Cardiopulmonary resuscitation (CPR) is indicated for any patient that is unresponsive or apnoeic or if a pulse cannot be identified in the patient. The success rate of CPR to return of spontaneous circulation (ROSC) is between 30-45%, however discharge from hospital is <5%.

A full cycle of Basic Life Support is 2 minutes long and focuses on ABC: Airway, breathing and circulation.

Airway: visualize airway and place endotracheal tube.

Breathing: ventilate with oxygen at 10 breaths per minute. Ventilation can be achieved with an anaesthetic circuit although an ambu bag is preferred.

Circulation: with patient in lateral recumbency, begin cardiac compressions at 100-120 compressions per minute. There are two techniques for chest compressions, usually depending on the size of the patient:

  • Cardiac pump for small dogs and cats: the chest can be compressed over the heart with one hand squeezing directly over the heart.
  • Thoracic pump (medium to larger dogs in lateral recumbency): the person delivering the compressions should place their hands on top of each other and compress the widest point of the chest.

There are certain indications where it might be more appropriate or beneficial to enter the thoracic cavity to directly compress the heart (internal chest compressions).

Charts for emergency drugs and dosages should be accessible with the emergency drugs and emergency trolley if available. It is preferable to gain intravenous access, if this cannot be achieved then drugs can be administered via a (dog urinary) catheter which is longer than the endotracheal tube. The drugs should be diluted in saline and given at a higher dose x2. Epinephrine /adrenaline, atropine, vasopression, naloxone, and lidocaine can be given via this route.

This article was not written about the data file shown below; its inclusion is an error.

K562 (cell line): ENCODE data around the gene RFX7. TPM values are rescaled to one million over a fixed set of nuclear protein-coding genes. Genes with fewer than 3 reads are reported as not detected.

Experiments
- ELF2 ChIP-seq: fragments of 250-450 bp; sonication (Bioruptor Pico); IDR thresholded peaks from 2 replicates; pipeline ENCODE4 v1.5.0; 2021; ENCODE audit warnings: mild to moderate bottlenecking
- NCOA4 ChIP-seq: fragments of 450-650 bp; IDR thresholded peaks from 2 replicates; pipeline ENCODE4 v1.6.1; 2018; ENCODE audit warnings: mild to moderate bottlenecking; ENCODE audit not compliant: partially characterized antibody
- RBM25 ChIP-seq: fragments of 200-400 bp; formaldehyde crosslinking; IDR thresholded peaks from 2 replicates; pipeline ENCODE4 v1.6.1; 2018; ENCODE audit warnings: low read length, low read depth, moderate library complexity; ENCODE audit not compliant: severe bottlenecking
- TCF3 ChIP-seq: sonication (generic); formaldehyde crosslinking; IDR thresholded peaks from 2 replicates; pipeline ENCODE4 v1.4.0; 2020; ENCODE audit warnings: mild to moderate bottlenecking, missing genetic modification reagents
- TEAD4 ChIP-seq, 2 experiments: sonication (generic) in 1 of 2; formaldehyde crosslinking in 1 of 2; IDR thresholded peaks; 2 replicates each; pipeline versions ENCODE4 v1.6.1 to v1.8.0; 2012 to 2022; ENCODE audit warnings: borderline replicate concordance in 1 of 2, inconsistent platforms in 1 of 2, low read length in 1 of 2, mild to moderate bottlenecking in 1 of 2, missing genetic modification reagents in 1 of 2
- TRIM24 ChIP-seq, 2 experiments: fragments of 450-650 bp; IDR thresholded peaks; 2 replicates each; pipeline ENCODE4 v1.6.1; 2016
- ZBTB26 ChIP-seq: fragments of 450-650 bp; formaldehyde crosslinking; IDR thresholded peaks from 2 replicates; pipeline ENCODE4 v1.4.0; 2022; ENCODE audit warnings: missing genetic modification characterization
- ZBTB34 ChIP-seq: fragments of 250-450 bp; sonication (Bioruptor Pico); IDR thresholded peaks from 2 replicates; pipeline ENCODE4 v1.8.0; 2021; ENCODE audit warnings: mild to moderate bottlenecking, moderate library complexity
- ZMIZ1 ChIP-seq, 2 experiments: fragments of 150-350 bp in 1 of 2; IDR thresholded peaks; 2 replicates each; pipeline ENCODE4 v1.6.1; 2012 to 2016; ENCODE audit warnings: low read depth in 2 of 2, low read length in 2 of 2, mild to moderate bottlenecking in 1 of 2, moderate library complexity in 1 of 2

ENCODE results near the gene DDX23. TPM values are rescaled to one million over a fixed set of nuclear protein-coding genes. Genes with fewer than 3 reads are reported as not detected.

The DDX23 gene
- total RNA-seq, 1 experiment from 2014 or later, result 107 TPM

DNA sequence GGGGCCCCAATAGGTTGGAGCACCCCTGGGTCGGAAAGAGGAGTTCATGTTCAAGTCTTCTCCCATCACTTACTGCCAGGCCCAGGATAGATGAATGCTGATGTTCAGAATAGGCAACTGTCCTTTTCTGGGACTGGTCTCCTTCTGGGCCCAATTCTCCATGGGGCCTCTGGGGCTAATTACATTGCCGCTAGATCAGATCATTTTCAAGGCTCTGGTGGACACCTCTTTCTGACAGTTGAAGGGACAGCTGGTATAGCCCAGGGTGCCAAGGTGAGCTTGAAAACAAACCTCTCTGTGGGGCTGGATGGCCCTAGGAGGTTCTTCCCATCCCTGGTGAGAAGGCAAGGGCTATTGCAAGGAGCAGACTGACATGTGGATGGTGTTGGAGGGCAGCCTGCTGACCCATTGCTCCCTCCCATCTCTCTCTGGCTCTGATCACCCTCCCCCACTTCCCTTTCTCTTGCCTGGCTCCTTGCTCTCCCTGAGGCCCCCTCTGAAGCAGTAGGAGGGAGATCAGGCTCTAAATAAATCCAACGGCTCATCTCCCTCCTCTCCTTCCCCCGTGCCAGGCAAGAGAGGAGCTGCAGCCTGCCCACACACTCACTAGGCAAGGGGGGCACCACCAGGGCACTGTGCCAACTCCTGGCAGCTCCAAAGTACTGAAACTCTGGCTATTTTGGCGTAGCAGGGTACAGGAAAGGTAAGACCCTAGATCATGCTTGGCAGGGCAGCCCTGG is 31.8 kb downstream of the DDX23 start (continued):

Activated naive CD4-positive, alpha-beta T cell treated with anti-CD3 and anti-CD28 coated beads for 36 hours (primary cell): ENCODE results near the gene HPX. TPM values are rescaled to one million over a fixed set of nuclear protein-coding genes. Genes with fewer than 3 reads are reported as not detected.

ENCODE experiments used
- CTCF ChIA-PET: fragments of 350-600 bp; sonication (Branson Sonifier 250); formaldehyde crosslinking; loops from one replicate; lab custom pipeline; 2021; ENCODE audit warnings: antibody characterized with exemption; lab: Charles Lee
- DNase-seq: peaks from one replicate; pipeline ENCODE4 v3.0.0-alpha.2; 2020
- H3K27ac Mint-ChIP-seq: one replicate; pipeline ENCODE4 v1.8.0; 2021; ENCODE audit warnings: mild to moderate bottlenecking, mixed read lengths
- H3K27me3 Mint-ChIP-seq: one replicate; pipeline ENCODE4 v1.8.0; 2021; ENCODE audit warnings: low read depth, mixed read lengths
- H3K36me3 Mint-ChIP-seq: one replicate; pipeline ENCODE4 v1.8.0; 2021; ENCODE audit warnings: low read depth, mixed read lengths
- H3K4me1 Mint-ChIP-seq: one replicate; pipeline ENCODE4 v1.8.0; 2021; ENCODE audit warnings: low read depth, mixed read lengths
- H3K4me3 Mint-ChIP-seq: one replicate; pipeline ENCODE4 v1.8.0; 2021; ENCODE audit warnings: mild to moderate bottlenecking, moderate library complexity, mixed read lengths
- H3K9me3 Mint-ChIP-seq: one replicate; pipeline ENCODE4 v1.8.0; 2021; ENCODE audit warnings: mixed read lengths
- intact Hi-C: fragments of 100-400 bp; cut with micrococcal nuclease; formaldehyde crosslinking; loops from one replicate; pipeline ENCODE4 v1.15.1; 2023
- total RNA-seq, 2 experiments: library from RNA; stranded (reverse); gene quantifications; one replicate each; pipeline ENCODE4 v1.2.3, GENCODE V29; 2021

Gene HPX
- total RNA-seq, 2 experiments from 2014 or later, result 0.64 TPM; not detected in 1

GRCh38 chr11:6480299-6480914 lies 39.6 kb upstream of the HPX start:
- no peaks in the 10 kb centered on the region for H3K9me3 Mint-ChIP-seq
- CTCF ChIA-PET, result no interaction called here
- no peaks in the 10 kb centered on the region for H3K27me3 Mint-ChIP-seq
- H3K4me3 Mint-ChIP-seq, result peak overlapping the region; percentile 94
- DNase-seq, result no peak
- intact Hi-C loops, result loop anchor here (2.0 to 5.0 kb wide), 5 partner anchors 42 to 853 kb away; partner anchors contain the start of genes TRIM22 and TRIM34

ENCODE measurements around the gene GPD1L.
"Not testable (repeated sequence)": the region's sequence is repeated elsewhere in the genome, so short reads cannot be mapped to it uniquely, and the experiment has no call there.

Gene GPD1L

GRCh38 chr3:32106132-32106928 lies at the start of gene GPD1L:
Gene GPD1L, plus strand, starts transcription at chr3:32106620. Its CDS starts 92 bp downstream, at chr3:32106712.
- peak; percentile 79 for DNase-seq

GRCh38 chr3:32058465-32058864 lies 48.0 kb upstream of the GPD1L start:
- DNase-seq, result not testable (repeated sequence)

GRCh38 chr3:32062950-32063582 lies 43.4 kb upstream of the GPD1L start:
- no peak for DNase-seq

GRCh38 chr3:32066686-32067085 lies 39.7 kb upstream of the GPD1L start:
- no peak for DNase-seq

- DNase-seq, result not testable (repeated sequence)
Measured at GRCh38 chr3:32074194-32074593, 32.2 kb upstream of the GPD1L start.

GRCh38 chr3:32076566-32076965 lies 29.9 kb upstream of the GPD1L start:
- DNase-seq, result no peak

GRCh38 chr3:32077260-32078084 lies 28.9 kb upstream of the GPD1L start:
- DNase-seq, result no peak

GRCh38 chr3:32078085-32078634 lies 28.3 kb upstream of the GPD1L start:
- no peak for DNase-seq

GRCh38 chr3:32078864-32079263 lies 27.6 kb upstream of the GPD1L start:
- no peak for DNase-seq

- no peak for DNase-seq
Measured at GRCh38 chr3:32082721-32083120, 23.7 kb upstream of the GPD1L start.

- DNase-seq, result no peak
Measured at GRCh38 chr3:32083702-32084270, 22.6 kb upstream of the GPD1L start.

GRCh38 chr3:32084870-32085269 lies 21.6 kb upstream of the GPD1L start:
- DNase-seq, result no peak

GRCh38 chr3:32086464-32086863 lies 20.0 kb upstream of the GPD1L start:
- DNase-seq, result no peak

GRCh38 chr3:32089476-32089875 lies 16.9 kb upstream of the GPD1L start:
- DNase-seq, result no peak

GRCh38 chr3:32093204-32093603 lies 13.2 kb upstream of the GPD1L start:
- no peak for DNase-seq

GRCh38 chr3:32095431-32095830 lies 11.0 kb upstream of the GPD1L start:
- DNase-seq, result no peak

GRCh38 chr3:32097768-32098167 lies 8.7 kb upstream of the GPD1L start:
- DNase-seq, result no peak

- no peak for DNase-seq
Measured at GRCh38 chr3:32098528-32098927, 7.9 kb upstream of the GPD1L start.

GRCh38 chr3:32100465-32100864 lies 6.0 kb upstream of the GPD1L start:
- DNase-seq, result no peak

Defibrillate as soon as possible – precordial thump could be considered if defibrillation not available.

Check blood glucose and electrolytes if possible and correct where necessary (DEFG – Don’t Ever Forget Glucose).

No clear guidelines exist as to when to stop basic life support (BLS). However, with prolonged resuscitation the chance of a successful neurological outcome is poor. 20-40 minutes can be considered depending on the patient and the suspected cause of the arrest, eg longer for a patient that has had an overdose or waiting for drugs to be reversed.

It is essential that BLS should be practiced and rehearsed to improve changes of return to spontaneous circulation (ROSC). Algorithms and drug charts can be downloaded from:  http://www.acvecc-recover.org/

 

 For further information on Cardiopulmonary resuscitation check out this related content available on Vetlexicon Canis and Felis:


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